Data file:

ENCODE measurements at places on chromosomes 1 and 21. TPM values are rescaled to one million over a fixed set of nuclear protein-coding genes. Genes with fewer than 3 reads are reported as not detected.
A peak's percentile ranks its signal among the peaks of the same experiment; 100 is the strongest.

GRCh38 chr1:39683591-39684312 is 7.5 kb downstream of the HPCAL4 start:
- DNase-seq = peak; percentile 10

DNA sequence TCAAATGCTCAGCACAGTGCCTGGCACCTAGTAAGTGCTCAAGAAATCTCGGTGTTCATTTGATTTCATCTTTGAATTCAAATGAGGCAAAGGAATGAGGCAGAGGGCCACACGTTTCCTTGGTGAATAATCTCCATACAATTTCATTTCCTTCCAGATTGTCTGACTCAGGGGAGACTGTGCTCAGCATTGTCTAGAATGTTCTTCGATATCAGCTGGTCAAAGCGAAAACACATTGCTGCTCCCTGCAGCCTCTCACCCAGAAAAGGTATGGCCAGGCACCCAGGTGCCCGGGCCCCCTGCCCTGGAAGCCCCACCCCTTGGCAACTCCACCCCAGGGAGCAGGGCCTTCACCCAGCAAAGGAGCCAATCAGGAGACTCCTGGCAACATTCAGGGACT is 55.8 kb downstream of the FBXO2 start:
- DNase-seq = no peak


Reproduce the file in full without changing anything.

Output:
ENCODE measurements at places on chromosomes 1 and 21. TPM values are rescaled to one million over a fixed set of nuclear protein-coding genes. Genes with fewer than 3 reads are reported as not detected.
A peak's percentile ranks its signal among the peaks of the same experiment; 100 is the strongest.

GRCh38 chr1:39683591-39684312 is 7.5 kb downstream of the HPCAL4 start:
- DNase-seq = peak; percentile 10

DNA sequence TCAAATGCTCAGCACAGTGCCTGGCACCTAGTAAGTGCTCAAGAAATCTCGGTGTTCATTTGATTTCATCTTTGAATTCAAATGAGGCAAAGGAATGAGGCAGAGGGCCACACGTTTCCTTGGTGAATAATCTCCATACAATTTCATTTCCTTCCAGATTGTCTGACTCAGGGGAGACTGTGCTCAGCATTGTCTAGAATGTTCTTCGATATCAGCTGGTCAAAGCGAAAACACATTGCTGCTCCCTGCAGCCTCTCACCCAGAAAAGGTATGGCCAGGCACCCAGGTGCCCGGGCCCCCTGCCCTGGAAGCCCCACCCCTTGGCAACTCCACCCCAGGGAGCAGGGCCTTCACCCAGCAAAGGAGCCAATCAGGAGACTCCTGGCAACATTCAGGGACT is 55.8 kb downstream of the FBXO2 start:
- DNase-seq = no peak